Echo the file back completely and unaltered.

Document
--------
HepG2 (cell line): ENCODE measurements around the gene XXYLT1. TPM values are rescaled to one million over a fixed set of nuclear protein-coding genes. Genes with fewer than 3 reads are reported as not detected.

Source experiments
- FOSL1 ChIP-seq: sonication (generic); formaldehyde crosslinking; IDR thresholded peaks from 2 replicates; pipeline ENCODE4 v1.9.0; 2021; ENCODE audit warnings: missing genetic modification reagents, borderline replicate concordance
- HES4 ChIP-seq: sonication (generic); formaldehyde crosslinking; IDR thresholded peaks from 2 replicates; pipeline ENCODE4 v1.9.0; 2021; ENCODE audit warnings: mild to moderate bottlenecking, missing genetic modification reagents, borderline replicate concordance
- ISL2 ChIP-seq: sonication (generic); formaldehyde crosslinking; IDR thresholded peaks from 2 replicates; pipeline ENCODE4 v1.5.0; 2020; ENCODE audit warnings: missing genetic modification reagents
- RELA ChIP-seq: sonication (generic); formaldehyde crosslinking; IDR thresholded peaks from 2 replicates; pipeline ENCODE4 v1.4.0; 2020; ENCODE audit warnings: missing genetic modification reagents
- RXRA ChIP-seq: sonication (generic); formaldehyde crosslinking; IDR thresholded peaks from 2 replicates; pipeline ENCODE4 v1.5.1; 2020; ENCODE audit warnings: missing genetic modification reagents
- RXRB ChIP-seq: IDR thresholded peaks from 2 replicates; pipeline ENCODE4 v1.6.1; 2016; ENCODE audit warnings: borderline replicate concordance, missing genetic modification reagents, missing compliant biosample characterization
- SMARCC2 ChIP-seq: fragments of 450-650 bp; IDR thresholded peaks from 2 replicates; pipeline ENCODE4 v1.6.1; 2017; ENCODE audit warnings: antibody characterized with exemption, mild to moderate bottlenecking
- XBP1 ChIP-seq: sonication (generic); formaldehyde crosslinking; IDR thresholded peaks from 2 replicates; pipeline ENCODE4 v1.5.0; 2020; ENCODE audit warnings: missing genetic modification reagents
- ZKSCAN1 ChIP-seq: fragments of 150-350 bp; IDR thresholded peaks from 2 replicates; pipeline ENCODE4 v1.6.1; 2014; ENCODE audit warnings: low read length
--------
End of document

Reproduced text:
HepG2 (cell line): ENCODE measurements around the gene XXYLT1. TPM values are rescaled to one million over a fixed set of nuclear protein-coding genes. Genes with fewer than 3 reads are reported as not detected.

Source experiments
- FOSL1 ChIP-seq: sonication (generic); formaldehyde crosslinking; IDR thresholded peaks from 2 replicates; pipeline ENCODE4 v1.9.0; 2021; ENCODE audit warnings: missing genetic modification reagents, borderline replicate concordance
- HES4 ChIP-seq: sonication (generic); formaldehyde crosslinking; IDR thresholded peaks from 2 replicates; pipeline ENCODE4 v1.9.0; 2021; ENCODE audit warnings: mild to moderate bottlenecking, missing genetic modification reagents, borderline replicate concordance
- ISL2 ChIP-seq: sonication (generic); formaldehyde crosslinking; IDR thresholded peaks from 2 replicates; pipeline ENCODE4 v1.5.0; 2020; ENCODE audit warnings: missing genetic modification reagents
- RELA ChIP-seq: sonication (generic); formaldehyde crosslinking; IDR thresholded peaks from 2 replicates; pipeline ENCODE4 v1.4.0; 2020; ENCODE audit warnings: missing genetic modification reagents
- RXRA ChIP-seq: sonication (generic); formaldehyde crosslinking; IDR thresholded peaks from 2 replicates; pipeline ENCODE4 v1.5.1; 2020; ENCODE audit warnings: missing genetic modification reagents
- RXRB ChIP-seq: IDR thresholded peaks from 2 replicates; pipeline ENCODE4 v1.6.1; 2016; ENCODE audit warnings: borderline replicate concordance, missing genetic modification reagents, missing compliant biosample characterization
- SMARCC2 ChIP-seq: fragments of 450-650 bp; IDR thresholded peaks from 2 replicates; pipeline ENCODE4 v1.6.1; 2017; ENCODE audit warnings: antibody characterized with exemption, mild to moderate bottlenecking
- XBP1 ChIP-seq: sonication (generic); formaldehyde crosslinking; IDR thresholded peaks from 2 replicates; pipeline ENCODE4 v1.5.0; 2020; ENCODE audit warnings: missing genetic modification reagents
- ZKSCAN1 ChIP-seq: fragments of 150-350 bp; IDR thresholded peaks from 2 replicates; pipeline ENCODE4 v1.6.1; 2014; ENCODE audit warnings: low read length